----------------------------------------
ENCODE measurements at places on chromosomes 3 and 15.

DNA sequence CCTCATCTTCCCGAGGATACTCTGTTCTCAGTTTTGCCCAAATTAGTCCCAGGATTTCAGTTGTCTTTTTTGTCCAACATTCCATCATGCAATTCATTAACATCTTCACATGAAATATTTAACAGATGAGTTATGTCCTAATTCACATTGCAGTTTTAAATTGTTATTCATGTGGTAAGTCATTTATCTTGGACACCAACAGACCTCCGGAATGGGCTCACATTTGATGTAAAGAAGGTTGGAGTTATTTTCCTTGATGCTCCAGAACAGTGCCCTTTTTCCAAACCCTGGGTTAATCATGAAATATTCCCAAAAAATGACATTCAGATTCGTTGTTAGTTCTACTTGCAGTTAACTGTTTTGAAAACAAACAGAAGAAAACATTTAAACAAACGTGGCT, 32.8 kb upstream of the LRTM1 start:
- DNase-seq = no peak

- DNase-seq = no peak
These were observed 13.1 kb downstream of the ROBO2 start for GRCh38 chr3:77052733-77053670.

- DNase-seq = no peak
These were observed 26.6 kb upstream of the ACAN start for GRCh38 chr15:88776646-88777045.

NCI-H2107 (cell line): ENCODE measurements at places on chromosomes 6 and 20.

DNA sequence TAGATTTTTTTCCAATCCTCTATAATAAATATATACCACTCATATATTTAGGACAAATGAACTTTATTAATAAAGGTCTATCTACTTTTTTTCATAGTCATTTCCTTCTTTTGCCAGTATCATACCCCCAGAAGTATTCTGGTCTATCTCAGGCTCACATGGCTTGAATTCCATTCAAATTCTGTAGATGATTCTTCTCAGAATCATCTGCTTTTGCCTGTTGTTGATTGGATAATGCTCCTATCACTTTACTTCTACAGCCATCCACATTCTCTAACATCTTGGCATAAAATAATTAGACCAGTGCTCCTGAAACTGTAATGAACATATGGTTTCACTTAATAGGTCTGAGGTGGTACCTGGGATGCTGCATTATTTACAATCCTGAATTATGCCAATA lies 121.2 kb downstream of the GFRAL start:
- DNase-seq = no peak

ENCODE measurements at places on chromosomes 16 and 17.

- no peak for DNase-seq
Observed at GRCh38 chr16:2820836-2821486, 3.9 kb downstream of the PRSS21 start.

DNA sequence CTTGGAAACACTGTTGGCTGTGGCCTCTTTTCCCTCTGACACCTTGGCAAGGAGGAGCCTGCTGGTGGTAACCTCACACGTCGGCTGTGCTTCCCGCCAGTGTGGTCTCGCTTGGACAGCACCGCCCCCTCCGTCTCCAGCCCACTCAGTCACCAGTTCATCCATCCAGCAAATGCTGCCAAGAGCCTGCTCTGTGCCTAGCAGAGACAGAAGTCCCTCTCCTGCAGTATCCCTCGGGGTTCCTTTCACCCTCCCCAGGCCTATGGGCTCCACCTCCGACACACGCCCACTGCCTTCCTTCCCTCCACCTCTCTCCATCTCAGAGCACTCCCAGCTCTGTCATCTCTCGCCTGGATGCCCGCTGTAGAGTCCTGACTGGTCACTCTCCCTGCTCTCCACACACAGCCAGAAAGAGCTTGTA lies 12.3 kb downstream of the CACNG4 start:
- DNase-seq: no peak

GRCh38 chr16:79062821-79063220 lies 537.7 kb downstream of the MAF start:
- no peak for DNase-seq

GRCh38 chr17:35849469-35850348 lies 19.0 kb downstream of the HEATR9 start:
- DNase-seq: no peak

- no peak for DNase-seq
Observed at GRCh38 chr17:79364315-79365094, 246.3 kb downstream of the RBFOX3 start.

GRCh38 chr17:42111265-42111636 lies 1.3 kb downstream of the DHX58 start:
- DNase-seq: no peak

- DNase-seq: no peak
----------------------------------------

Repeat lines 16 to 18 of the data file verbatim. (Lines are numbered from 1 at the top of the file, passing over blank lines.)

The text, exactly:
GRCh38 chr16:79062821-79063220 lies 537.7 kb downstream of the MAF start:
- no peak for DNase-seq

GRCh38 chr17:35849469-35850348 lies 19.0 kb downstream of the HEATR9 start: